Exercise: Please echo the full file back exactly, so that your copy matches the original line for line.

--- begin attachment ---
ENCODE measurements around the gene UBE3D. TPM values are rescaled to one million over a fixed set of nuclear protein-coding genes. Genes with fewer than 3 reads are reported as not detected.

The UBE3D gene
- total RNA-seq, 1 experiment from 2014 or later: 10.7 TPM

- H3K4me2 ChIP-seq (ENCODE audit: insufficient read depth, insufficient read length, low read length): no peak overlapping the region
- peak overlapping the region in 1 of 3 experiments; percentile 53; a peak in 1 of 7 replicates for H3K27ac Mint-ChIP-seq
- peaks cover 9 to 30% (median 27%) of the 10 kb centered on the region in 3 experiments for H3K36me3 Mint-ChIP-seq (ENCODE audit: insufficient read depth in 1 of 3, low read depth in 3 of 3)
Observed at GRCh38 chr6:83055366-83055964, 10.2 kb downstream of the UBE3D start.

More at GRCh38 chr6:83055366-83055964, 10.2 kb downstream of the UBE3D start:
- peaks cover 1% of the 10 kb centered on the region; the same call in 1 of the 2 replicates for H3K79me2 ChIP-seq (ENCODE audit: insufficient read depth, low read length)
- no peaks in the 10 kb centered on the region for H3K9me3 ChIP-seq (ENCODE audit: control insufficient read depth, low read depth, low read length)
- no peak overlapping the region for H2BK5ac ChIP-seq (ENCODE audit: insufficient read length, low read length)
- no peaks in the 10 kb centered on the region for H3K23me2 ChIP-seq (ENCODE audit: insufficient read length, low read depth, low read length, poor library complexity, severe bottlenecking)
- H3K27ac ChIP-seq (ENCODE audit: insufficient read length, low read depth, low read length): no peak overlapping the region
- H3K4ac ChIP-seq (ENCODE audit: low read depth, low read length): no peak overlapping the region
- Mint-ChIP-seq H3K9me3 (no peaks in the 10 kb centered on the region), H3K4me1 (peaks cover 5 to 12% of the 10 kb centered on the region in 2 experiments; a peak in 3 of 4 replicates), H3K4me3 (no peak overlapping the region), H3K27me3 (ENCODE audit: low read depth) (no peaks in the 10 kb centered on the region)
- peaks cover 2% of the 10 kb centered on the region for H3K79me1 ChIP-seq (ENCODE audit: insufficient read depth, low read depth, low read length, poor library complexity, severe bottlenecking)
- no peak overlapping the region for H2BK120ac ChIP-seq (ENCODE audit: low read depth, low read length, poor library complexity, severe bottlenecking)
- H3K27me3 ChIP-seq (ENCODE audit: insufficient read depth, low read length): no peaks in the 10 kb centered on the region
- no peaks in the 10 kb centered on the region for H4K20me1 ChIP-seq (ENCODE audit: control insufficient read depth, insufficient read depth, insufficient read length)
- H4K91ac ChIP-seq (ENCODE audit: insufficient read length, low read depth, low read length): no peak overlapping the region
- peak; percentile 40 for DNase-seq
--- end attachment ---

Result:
ENCODE measurements around the gene UBE3D. TPM values are rescaled to one million over a fixed set of nuclear protein-coding genes. Genes with fewer than 3 reads are reported as not detected.

The UBE3D gene
- total RNA-seq, 1 experiment from 2014 or later: 10.7 TPM

- H3K4me2 ChIP-seq (ENCODE audit: insufficient read depth, insufficient read length, low read length): no peak overlapping the region
- peak overlapping the region in 1 of 3 experiments; percentile 53; a peak in 1 of 7 replicates for H3K27ac Mint-ChIP-seq
- peaks cover 9 to 30% (median 27%) of the 10 kb centered on the region in 3 experiments for H3K36me3 Mint-ChIP-seq (ENCODE audit: insufficient read depth in 1 of 3, low read depth in 3 of 3)
Observed at GRCh38 chr6:83055366-83055964, 10.2 kb downstream of the UBE3D start.

More at GRCh38 chr6:83055366-83055964, 10.2 kb downstream of the UBE3D start:
- peaks cover 1% of the 10 kb centered on the region; the same call in 1 of the 2 replicates for H3K79me2 ChIP-seq (ENCODE audit: insufficient read depth, low read length)
- no peaks in the 10 kb centered on the region for H3K9me3 ChIP-seq (ENCODE audit: control insufficient read depth, low read depth, low read length)
- no peak overlapping the region for H2BK5ac ChIP-seq (ENCODE audit: insufficient read length, low read length)
- no peaks in the 10 kb centered on the region for H3K23me2 ChIP-seq (ENCODE audit: insufficient read length, low read depth, low read length, poor library complexity, severe bottlenecking)
- H3K27ac ChIP-seq (ENCODE audit: insufficient read length, low read depth, low read length): no peak overlapping the region
- H3K4ac ChIP-seq (ENCODE audit: low read depth, low read length): no peak overlapping the region
- Mint-ChIP-seq H3K9me3 (no peaks in the 10 kb centered on the region), H3K4me1 (peaks cover 5 to 12% of the 10 kb centered on the region in 2 experiments; a peak in 3 of 4 replicates), H3K4me3 (no peak overlapping the region), H3K27me3 (ENCODE audit: low read depth) (no peaks in the 10 kb centered on the region)
- peaks cover 2% of the 10 kb centered on the region for H3K79me1 ChIP-seq (ENCODE audit: insufficient read depth, low read depth, low read length, poor library complexity, severe bottlenecking)
- no peak overlapping the region for H2BK120ac ChIP-seq (ENCODE audit: low read depth, low read length, poor library complexity, severe bottlenecking)
- H3K27me3 ChIP-seq (ENCODE audit: insufficient read depth, low read length): no peaks in the 10 kb centered on the region
- no peaks in the 10 kb centered on the region for H4K20me1 ChIP-seq (ENCODE audit: control insufficient read depth, insufficient read depth, insufficient read length)
- H4K91ac ChIP-seq (ENCODE audit: insufficient read length, low read depth, low read length): no peak overlapping the region
- peak; percentile 40 for DNase-seq